We should look very harshly at the American legacy that the Boomer Generation is about to set down. A generational legacy can be considered as the difference between what was present for the generation in youth, and what the future appears to promise when that generation is mature.
Using this measure, the Boomer Generation has failed, and we all will reap the whirlwind from this legacy.
We have absolutely lost any heritage of thrift that we once had. The Boomer Generation has eaten up all the investment money, the seed corn. In 1978, Americans saved 11% of their gross income. By 2005, it had gone to nothing; we spent all we had earned.
In 1978, the US was a net lender to the world; now, we live on a weekly and monthly basis dependent on China’s willingness to lend us money on increasingly doubtful ability to repay.
In 1978, we spent money in a bitter arms race against a formidable enemy, the USSR. Now, we have no equal, and spend the amount of money on “defense” as the rest of the world combined.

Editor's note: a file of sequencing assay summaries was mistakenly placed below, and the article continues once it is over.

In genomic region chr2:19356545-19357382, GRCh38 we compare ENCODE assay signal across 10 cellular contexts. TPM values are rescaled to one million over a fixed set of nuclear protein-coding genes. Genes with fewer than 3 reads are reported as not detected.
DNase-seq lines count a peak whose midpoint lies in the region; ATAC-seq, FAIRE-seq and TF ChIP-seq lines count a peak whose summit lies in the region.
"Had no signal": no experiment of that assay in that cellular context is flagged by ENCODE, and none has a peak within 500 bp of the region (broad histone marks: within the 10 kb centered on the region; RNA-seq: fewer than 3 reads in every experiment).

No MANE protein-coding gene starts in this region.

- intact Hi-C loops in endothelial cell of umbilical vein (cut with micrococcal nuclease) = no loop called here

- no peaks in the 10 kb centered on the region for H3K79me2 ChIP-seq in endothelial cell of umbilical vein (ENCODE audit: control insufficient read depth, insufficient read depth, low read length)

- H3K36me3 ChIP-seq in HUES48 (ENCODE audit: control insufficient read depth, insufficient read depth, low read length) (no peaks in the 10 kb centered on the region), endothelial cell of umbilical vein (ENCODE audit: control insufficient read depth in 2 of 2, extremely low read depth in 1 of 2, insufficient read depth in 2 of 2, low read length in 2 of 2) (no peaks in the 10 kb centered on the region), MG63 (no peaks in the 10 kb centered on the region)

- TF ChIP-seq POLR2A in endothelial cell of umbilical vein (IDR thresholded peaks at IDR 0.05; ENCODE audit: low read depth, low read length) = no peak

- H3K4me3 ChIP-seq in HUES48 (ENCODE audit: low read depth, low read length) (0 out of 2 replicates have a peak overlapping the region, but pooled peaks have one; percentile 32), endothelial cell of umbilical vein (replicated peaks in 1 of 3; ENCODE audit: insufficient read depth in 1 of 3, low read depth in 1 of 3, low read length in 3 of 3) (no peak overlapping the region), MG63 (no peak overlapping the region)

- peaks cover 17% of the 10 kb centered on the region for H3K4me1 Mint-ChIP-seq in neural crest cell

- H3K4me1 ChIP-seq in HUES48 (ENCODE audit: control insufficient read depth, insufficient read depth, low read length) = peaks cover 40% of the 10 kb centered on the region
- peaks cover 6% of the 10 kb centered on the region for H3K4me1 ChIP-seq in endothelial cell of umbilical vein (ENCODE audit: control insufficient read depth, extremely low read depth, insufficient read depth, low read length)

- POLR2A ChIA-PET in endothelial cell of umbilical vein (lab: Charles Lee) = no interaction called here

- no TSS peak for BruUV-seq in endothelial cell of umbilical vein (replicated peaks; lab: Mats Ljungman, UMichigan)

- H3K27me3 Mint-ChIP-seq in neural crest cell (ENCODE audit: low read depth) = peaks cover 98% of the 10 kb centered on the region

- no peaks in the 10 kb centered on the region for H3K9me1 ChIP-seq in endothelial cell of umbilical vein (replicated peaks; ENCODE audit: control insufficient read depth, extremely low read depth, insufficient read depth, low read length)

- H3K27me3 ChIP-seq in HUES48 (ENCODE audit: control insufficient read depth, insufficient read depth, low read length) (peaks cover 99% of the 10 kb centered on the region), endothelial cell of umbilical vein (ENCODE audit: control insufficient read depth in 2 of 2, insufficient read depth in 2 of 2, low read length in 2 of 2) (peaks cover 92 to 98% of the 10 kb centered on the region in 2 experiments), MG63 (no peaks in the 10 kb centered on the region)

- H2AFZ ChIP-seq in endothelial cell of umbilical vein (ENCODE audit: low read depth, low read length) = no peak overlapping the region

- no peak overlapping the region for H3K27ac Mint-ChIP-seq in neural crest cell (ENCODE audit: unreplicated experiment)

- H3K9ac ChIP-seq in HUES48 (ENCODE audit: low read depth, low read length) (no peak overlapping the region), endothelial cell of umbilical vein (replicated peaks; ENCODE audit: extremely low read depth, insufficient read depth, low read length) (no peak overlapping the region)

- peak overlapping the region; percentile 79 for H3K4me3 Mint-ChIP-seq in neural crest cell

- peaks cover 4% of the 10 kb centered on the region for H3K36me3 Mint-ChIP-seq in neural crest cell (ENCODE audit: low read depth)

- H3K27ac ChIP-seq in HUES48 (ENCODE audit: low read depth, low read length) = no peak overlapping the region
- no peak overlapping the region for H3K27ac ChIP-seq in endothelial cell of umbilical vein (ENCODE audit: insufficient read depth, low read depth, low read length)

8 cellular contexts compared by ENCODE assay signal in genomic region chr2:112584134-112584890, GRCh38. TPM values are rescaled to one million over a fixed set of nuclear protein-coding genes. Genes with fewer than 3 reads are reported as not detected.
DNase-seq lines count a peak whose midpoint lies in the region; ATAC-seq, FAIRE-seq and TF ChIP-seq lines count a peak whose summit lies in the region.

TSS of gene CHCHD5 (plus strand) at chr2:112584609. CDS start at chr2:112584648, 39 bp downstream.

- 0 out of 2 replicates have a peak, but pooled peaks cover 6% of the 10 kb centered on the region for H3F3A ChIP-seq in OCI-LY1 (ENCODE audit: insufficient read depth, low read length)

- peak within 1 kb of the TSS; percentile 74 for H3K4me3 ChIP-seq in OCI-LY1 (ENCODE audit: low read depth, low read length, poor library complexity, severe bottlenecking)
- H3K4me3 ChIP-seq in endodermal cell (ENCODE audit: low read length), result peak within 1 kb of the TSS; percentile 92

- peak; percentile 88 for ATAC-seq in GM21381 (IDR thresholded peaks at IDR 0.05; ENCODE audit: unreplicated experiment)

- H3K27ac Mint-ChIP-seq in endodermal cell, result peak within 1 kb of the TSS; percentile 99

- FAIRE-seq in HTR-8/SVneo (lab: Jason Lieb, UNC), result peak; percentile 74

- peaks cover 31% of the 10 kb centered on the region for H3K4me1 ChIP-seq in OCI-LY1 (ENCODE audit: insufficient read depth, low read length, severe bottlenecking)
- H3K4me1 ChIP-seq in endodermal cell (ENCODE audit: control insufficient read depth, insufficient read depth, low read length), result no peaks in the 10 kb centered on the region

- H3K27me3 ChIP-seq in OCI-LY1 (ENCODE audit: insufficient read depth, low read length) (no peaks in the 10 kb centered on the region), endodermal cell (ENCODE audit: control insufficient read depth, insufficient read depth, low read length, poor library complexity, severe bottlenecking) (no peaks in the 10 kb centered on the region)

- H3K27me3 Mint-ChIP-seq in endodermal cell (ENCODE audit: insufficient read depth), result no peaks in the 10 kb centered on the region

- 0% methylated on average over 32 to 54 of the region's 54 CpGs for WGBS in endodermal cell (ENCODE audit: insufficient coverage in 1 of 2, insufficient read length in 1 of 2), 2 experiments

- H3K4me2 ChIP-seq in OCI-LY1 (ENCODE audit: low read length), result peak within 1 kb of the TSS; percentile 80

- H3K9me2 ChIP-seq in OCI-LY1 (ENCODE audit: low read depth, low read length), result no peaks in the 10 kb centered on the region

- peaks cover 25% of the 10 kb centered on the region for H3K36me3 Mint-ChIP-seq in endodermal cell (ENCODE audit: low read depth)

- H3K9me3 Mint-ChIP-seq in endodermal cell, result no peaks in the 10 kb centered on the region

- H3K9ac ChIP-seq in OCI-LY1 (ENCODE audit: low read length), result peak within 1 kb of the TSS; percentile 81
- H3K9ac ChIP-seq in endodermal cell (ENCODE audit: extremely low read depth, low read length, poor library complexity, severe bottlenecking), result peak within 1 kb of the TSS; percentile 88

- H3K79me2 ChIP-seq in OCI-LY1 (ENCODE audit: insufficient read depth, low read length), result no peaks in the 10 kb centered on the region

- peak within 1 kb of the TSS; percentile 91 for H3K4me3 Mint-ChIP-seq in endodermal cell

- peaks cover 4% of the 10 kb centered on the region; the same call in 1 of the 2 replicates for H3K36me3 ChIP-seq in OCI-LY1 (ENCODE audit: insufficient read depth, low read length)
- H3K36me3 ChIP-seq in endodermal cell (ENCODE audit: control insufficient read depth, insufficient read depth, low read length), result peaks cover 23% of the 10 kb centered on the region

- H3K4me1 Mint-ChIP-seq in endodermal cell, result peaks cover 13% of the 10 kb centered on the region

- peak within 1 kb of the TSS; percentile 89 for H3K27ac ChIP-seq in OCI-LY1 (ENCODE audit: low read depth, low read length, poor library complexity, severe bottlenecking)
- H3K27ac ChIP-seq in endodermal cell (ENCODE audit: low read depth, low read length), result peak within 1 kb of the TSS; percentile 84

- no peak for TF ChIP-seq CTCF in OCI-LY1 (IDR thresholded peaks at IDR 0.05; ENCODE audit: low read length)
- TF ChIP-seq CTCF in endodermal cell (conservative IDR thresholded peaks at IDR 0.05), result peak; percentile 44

In 1960, the civilian manufacturing sector provided 30% of the GDP – nowadays, non-military manufacture is negligible, and FIRE (finance, insurance and real estate) is responsible for 40% of our “GDP.” It is a sector that produces nothing but the dance of dollars.
The inheritance we have passed off to our children is vastly diminished over what the Boomer Generation was given. It was told in its youth that it was the Generation of the Blessed – and it believed that nonsense.
If generational warfare comes to America, whether in a cold or hot war, it will be ugly. The Millennial Generation is given little but the bill to pay; and no good reason for it, other than they were late to the table.
The Medical Care we have to hand off to the Millennials is awful. The plan is to model tomorrow’s American healthcare on today’s in Guinea-Bissau and Togo, internet-style; look up your own healthcare problems on line, and buy the remedy from the Internet pharmacy – over the counter, of course.  That’s how it works in Ougadougou – why not here?
The aging Boomers will, between bites of their dessert, insist that they did not know the future – they did not know it would turn out this way. Perhaps literally; but the direction was clear and obvious, and aided with intent.
Although closer to being a Boomer than a Millennial, my sympathies are for the latter. I am ashamed of the legacy of the Boomers. It could have been so much better.